Executive compensation can be a consistent point of contention for many not-for-profit organizations. Many find themselves trying hard to strike a balance between:
- Paying compensation that can attract and retain the level of talent needed to help the organization fulfill its mission and purpose, and
- Complying with IRS rules related to paying compensation that is “reasonable”
Meeting donor (and media) perceptions and expectations with regard to how much executives within a not-for-profit organization should be paid can be complicated. Information on highly compensated employees is readily available to interested parties because it is included as part of the IRS Form 990, which not-for-profits are required to file annually. However, the information required for year-end reporting doesn’t always tell the full story. Organizations should be prepared to explain any of their compensation figures, including how the pay was determined. Now may be a particularly good time for a review of current policies. Additionally, excise taxes on highly compensated employees in the new tax law will bring even greater scrutiny to larger not-for-profits.
Get an Objective Opinion
Your organization may want to begin with a compensation study. A third-party evaluation of your current practices against industry standards can answer some important questions, such as: “Is your organization paying its executive team comparable rates for your organization’s size and sector?” Recent survey results, for example, indicate that Chief Executive Officers (CEOs) within the health care sector and higher education space tend to draw the biggest paychecks. Organizational size is also a big factor. Executives of arts organizations and human services organizations tend to make more, the larger their organization’s program expenses are. Educational salaries tend to correlate with fixed assets. Religious leaders’ salaries depend more on their facility’s investment portfolio.
Another question a third-party salary study answers is whether your compensation is higher than your peers. If that’s the case, organizations will want to carefully look at how the current salary was determined and whether there is reasonable evidence to support the higher salary, such as your executive’s level of experience or background and their contribution to the organization’s success.
Be On Guard for Conflicts of Interest
All not-for-profit organizations should also closely examine board composition. One of the key elements of meeting IRS rules related to “reasonable compensation” is that compensation should be approved in advance by an independent, authorized body without any conflicts of interest. Who are the trustees responsible for setting compensation for your executives? Do they have any ties to the organization (or to employees of the organization) that could influence their compensation decision-making? A recent examination of compensation trends among not-for-profit associations revealed that in one association, nearly one-third of an association’s board of trustees had family relationships with the association’s leadership and nearly the same percentage of trustee members had business ties to the organization. Existing relationships between the board and the organization’s personnel—particularly executives—could mean that the compensation determined is not an objective value.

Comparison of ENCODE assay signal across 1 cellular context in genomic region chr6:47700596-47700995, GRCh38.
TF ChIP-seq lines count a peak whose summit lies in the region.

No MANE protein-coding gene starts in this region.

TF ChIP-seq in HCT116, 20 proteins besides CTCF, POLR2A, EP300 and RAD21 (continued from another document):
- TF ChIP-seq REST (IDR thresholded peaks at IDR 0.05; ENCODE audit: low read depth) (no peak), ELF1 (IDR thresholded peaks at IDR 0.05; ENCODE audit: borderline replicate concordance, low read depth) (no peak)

Explain Numbers That Look Deceiving
In the year that an executive retires, his or her compensation may look particularly large due to retirement plan payouts. Those following your Form 990 may have some questions about why an executive’s pay is suddenly so much higher, and you should be prepared to answer them. Organizations with retiring executives may want to include additional information about the nature of a particular executive’s retirement package in communication to boards or other interested parties, such as significant donors or media inquiries.
Why Reviewing Compensation is Important
Aside from the new tax law’s excise tax on compensation over $1 million, not-for-profits need to be consistently reviewing their compensation practices to avoid what the IRS terms “excess benefit transactions.” The IRS does not provide strict guidelines for reasonable compensation, but it does specify that transactions (including forms of compensation) between tax-exempt organizations and their named officers and board members be conducted at a fair market value level.
If transactions exceed fair market value, they are considered to be excess benefit transactions which could cost a not-for-profit its tax-exempt status. Excess benefit transactions also come with financial penalties; an executive on the receiving end of the excess benefit transaction would have to pay up to 25 percent on the excess benefit, with maximum penalties up to 200 percent if not corrected. Additionally, organizational managers (e.g., members of the organization’s board of trustees or directors) are also subject to fines equal to 10 percent of the excess benefit up to $20,000 for each transaction.
To protect their organization and executives, not-for-profit organizations should be extremely careful with their approach to compensation. The process used to determine compensation levels should also be documented in the event the IRS or other interested parties have any questions.
A third-party provider may be able to assist in the review of your current practices and could identify any policies or practices that may raise red flags with the IRS. For more information, please contact us.
- Protect Your Executives and Board from Excess Compensation Risks
- Negotiating Compensation Packages with 457 Plans
- The Impact of the New Tax Law on Not-for-Profits
Hal Wallach is a Director for CBIZ’s talent and compensation solutions division and can be reached email@example.com or 314.692.5819.